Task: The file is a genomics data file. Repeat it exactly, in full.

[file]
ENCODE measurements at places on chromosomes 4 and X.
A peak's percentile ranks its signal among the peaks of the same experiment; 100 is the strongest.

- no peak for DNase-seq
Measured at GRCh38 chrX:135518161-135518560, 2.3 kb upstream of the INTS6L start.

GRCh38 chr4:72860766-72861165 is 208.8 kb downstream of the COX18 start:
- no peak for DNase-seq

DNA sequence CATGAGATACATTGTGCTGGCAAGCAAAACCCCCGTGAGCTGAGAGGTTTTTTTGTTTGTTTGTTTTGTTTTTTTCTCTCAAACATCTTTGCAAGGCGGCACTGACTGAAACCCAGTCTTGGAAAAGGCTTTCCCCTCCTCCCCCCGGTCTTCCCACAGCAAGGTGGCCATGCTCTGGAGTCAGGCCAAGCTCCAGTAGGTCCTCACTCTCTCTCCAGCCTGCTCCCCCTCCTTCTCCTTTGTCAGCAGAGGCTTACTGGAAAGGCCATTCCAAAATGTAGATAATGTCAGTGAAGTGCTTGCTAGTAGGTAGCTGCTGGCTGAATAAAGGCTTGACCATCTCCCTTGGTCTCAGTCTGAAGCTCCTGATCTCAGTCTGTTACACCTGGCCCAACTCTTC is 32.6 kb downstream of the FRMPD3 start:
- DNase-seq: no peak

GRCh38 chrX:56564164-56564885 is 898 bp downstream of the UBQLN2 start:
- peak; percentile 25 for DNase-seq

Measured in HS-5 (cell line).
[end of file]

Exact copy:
ENCODE measurements at places on chromosomes 4 and X.
A peak's percentile ranks its signal among the peaks of the same experiment; 100 is the strongest.

- no peak for DNase-seq
Measured at GRCh38 chrX:135518161-135518560, 2.3 kb upstream of the INTS6L start.

GRCh38 chr4:72860766-72861165 is 208.8 kb downstream of the COX18 start:
- no peak for DNase-seq

DNA sequence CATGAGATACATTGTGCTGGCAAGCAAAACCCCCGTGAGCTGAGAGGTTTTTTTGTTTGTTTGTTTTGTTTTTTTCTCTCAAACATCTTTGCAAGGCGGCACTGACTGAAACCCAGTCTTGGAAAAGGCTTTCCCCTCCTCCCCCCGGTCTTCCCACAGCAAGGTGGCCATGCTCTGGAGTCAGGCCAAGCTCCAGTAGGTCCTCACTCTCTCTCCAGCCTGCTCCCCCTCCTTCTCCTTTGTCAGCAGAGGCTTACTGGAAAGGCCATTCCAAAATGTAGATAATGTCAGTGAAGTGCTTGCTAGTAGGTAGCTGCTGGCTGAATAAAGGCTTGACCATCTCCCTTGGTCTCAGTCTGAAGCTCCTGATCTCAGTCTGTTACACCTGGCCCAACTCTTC is 32.6 kb downstream of the FRMPD3 start:
- DNase-seq: no peak

GRCh38 chrX:56564164-56564885 is 898 bp downstream of the UBQLN2 start:
- peak; percentile 25 for DNase-seq

Measured in HS-5 (cell line).